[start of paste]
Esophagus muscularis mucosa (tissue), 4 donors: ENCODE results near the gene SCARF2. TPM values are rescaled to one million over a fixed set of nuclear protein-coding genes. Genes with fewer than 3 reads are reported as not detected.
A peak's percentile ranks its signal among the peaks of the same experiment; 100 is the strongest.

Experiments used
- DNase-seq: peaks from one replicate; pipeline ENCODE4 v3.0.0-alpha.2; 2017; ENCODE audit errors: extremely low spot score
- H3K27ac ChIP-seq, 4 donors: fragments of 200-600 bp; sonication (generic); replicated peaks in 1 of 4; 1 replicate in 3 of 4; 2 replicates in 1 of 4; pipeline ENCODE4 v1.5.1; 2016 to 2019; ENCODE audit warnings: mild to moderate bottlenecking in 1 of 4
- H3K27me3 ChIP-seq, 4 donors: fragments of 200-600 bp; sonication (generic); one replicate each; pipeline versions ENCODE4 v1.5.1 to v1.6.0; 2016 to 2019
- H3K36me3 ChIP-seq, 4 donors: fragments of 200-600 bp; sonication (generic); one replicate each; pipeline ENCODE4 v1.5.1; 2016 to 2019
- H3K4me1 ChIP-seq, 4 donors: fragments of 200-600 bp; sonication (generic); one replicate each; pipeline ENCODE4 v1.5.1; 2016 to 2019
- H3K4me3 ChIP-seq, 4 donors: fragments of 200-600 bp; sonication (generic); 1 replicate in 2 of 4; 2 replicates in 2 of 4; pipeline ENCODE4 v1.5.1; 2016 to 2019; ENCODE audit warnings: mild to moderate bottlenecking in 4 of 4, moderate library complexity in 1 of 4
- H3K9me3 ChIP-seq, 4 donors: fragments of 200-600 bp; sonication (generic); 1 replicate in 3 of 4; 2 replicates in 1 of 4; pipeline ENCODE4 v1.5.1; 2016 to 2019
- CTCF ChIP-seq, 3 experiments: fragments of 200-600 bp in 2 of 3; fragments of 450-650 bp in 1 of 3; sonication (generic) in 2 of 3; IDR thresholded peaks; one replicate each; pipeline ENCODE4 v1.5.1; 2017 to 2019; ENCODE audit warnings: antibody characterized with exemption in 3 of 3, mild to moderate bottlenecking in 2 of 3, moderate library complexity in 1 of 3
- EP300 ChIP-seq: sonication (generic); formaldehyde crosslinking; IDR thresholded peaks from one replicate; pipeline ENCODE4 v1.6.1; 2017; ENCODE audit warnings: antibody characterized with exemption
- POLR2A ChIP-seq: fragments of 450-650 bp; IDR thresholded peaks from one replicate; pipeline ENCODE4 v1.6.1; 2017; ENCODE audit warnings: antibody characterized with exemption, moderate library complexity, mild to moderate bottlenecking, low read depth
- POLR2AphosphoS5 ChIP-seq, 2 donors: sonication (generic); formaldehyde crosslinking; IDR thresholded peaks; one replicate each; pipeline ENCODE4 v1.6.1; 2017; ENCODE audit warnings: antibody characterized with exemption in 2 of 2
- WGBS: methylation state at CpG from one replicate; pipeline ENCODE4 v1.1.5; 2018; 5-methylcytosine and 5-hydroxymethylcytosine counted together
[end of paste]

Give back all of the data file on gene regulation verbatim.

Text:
Esophagus muscularis mucosa (tissue), 4 donors: ENCODE results near the gene SCARF2. TPM values are rescaled to one million over a fixed set of nuclear protein-coding genes. Genes with fewer than 3 reads are reported as not detected.
A peak's percentile ranks its signal among the peaks of the same experiment; 100 is the strongest.

Experiments used
- DNase-seq: peaks from one replicate; pipeline ENCODE4 v3.0.0-alpha.2; 2017; ENCODE audit errors: extremely low spot score
- H3K27ac ChIP-seq, 4 donors: fragments of 200-600 bp; sonication (generic); replicated peaks in 1 of 4; 1 replicate in 3 of 4; 2 replicates in 1 of 4; pipeline ENCODE4 v1.5.1; 2016 to 2019; ENCODE audit warnings: mild to moderate bottlenecking in 1 of 4
- H3K27me3 ChIP-seq, 4 donors: fragments of 200-600 bp; sonication (generic); one replicate each; pipeline versions ENCODE4 v1.5.1 to v1.6.0; 2016 to 2019
- H3K36me3 ChIP-seq, 4 donors: fragments of 200-600 bp; sonication (generic); one replicate each; pipeline ENCODE4 v1.5.1; 2016 to 2019
- H3K4me1 ChIP-seq, 4 donors: fragments of 200-600 bp; sonication (generic); one replicate each; pipeline ENCODE4 v1.5.1; 2016 to 2019
- H3K4me3 ChIP-seq, 4 donors: fragments of 200-600 bp; sonication (generic); 1 replicate in 2 of 4; 2 replicates in 2 of 4; pipeline ENCODE4 v1.5.1; 2016 to 2019; ENCODE audit warnings: mild to moderate bottlenecking in 4 of 4, moderate library complexity in 1 of 4
- H3K9me3 ChIP-seq, 4 donors: fragments of 200-600 bp; sonication (generic); 1 replicate in 3 of 4; 2 replicates in 1 of 4; pipeline ENCODE4 v1.5.1; 2016 to 2019
- CTCF ChIP-seq, 3 experiments: fragments of 200-600 bp in 2 of 3; fragments of 450-650 bp in 1 of 3; sonication (generic) in 2 of 3; IDR thresholded peaks; one replicate each; pipeline ENCODE4 v1.5.1; 2017 to 2019; ENCODE audit warnings: antibody characterized with exemption in 3 of 3, mild to moderate bottlenecking in 2 of 3, moderate library complexity in 1 of 3
- EP300 ChIP-seq: sonication (generic); formaldehyde crosslinking; IDR thresholded peaks from one replicate; pipeline ENCODE4 v1.6.1; 2017; ENCODE audit warnings: antibody characterized with exemption
- POLR2A ChIP-seq: fragments of 450-650 bp; IDR thresholded peaks from one replicate; pipeline ENCODE4 v1.6.1; 2017; ENCODE audit warnings: antibody characterized with exemption, moderate library complexity, mild to moderate bottlenecking, low read depth
- POLR2AphosphoS5 ChIP-seq, 2 donors: sonication (generic); formaldehyde crosslinking; IDR thresholded peaks; one replicate each; pipeline ENCODE4 v1.6.1; 2017; ENCODE audit warnings: antibody characterized with exemption in 2 of 2
- WGBS: methylation state at CpG from one replicate; pipeline ENCODE4 v1.1.5; 2018; 5-methylcytosine and 5-hydroxymethylcytosine counted together